Efforts to take down the 8chan website where a racist "manifesto" was posted shortly before the El Paso shooting highlight the legal and ethical difficulties in curbing online hate speech that foments violence.
The digital security firm Cloudflare said Sunday it was terminating its services to 8chan, making it more difficult for the message board to remain online.
But hours later, an 8chan administrator said the service was migrating to BitMitigate, which calls itself "a non discriminatory provider" of security "that operates in the fullest consistency to free speech."
But 8chan's forum is the latest to raise questions about policing the internet without curbing digital rights or free speech.
Mark Potok, a senior fellow at the Centre for Analysis of the Radical Right, said it is entirely appropriate for private web hosting and security providers to shut down sites like 8chan.
The site "is a cesspool of people egging each other on to all kinds of violence, not only violence against non-whites, but violence against women and more," Potok said.
"The private companies hosting these websites have every moral obligation to shut them down."
Potok added that a more proactive effort could be made to monitor sites like 8chan promoting violence.
"Law enforcement should be allowed to look at 8chan and other venues like that without violating people's rights," he said.
8chan, which promotes itself as a site devoted to the "darkest reaches of the internet" appeared to be offline Monday, but posted a message on Twitter saying "there might be some downtime in the next 24-48 hours while we find a solution."
- Responsibility to filter? -
The deadly El Paso shooting has prompted fresh calls for online firms to step up efforts to weed out calls to violence.
"Technology platforms have a responsibility to filter out extremist groups that are inciting violence," said Darrell West, director of the Center for Technology Innovation at the Brookings Institution.
"That is not a freedom of speech issue because people do not have the right to encourage others to use violence. It is very damaging for society to allow people to engage in violence, hate speech, and actions that endanger other individuals," West said.
President Donald Trump said Monday that the internet "has provided a dangerous avenue to radicalize disturbed minds and perform demented acts" and added that "we must shine light on the dark recesses of the internet and stop mass murders before they start."
But Karen Kornbluh, head of the German Marshall Fund's digital innovation democracy initiative, said it's often difficult for firms to determine when to remove content.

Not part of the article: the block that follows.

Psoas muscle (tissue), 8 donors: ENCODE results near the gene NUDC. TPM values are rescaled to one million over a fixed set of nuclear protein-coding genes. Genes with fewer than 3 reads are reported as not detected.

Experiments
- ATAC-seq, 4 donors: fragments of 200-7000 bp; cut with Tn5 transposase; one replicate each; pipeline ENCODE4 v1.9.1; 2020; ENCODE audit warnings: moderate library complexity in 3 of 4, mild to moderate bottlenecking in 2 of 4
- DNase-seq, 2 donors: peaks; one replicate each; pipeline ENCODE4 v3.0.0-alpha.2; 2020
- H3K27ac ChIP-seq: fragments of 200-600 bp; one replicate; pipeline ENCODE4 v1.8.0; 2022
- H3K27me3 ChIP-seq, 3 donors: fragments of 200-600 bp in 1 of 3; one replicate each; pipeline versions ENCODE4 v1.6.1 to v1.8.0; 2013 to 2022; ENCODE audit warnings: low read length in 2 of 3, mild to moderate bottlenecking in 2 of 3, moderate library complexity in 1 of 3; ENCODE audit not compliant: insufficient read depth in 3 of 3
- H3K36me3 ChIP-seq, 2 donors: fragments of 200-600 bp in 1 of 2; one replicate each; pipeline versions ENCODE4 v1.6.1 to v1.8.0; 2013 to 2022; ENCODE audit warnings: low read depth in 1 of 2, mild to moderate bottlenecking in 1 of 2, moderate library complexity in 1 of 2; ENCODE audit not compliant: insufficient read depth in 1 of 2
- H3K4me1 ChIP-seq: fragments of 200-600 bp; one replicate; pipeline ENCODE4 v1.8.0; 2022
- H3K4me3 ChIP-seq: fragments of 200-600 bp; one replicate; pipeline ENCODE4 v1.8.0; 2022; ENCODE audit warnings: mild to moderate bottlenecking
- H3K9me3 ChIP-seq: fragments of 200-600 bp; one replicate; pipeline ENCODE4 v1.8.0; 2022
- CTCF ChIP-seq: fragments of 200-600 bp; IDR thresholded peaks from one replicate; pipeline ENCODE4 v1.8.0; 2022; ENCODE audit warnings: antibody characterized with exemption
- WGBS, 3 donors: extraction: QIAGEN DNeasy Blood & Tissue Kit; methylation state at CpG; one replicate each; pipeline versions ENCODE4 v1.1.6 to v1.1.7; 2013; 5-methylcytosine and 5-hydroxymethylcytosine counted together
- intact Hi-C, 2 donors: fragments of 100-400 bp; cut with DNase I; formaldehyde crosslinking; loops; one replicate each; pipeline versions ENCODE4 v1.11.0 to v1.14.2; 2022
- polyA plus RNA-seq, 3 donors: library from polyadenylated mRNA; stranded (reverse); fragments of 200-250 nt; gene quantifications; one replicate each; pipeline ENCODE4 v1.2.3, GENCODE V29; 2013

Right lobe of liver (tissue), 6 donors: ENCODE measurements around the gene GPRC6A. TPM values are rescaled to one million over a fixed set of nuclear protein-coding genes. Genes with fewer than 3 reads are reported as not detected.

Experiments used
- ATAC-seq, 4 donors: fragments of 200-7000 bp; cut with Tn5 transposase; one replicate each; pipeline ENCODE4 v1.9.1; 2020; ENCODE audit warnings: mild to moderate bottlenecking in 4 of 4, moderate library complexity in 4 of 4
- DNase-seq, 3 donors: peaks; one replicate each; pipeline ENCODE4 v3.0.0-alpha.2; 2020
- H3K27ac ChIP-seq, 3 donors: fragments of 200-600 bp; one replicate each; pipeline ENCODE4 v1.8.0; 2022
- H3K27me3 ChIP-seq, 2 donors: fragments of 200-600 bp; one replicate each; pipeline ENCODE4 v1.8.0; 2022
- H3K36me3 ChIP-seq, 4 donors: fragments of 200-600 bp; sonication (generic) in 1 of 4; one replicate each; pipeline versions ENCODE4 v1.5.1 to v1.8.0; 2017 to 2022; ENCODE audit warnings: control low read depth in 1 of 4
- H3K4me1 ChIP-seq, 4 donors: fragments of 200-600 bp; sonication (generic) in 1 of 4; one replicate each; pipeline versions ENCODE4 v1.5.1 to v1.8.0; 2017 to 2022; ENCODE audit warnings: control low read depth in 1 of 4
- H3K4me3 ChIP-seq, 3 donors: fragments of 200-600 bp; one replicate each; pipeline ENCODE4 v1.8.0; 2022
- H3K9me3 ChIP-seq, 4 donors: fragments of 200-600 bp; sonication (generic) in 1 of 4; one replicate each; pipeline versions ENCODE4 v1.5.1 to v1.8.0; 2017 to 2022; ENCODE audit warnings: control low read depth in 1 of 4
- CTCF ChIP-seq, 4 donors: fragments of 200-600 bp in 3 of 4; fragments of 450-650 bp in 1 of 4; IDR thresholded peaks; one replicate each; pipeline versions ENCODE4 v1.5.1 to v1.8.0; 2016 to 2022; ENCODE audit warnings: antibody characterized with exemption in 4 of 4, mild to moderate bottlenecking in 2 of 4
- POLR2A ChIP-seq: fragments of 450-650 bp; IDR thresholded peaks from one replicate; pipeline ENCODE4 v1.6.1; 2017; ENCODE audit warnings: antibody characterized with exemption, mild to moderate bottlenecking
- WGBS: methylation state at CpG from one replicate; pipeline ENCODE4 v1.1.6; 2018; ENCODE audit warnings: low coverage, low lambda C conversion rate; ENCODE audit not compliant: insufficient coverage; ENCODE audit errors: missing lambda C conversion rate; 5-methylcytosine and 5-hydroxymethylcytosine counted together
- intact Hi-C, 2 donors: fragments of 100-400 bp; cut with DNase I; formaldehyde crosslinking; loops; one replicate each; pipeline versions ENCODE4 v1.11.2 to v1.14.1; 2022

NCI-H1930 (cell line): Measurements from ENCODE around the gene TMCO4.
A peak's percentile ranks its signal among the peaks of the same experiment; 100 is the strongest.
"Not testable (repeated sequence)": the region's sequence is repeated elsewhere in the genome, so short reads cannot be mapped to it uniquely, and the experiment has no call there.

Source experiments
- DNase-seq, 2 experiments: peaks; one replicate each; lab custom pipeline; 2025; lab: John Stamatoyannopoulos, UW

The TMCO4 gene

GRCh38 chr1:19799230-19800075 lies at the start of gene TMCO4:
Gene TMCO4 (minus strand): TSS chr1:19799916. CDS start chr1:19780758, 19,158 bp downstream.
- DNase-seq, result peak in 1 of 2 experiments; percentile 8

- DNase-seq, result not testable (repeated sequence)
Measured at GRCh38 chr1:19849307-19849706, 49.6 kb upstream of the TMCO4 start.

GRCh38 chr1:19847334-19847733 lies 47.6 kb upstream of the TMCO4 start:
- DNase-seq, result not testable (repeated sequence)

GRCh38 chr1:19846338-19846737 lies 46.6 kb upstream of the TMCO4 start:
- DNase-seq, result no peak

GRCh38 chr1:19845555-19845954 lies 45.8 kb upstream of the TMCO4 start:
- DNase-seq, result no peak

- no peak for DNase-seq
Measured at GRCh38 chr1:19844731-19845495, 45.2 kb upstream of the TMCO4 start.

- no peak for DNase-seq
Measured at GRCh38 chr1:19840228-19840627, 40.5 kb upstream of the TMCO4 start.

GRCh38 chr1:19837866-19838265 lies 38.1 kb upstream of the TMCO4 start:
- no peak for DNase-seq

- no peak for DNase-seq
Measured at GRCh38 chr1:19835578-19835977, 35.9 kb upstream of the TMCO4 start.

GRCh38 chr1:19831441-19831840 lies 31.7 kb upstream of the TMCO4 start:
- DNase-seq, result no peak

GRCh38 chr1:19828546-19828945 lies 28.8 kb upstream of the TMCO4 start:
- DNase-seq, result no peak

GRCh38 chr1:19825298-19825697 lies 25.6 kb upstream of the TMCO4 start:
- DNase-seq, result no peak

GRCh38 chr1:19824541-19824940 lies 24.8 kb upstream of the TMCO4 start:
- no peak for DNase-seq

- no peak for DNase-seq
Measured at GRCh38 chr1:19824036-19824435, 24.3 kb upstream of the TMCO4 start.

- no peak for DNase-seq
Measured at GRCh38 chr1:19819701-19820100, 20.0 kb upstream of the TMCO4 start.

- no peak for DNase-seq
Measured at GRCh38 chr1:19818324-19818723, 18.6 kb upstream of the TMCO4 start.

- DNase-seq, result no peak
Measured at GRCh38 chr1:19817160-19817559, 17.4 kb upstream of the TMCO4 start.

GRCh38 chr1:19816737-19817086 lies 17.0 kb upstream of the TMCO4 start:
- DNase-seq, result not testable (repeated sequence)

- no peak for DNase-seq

"These decisions are very difficult for companies. They are rightly reluctant to take down speech," Kornbluh said.
Kornbluh said one way for companies to deal with incitement to violence would be to report any likely criminal activity to law enforcement authorities.
"Ironically the companies would remove some of the controversy if they would clarify up front that they have zero tolerance policies toward this illegal activity and will report it to the FBI where they see it, just as they report child pornography," she said.
- 'Lawless' platform -
Cloudflare chief executive Matthew Prince defended the decision to cut off 8chan, describing the site as "lawless" and responsible for "tragic deaths."
"Even if 8chan may not have violated the letter of the law in refusing to moderate their hate-filled community, they have created an environment that revels in violating its spirit," Prince said in a blog post.
Shortly before the El Paso mass shooting on Saturday, the suspect named by the media as Patrick Crusius, who is white, was believed to have posted a racist "manifesto" on 8chan that includes passages railing against the "Hispanic invasion" of Texas.
The author praised the Christchurch mosque attacks in New Zealand, which were also announced on 8chan in a racist manifesto allegedly posted by the perpetrator of that massacre.
Kate Klonick, a St. John's University professor specializing in internet law and online speech, said services such as Cloudflare may not be the best to make "hard content moderation decisions" which social networks are struggling with.
Klonick tweeted a link to her 2017 opinion article pointing out the problems with certain "pipeline" firms making content decision.
"What if Cloudflare started suspending service for a political candidate that its chief executive didn't like?" she wrote.
"The people who run these companies are not elected officials, yet we still expect them to safeguard our basic liberties while also meeting our cultural expectations."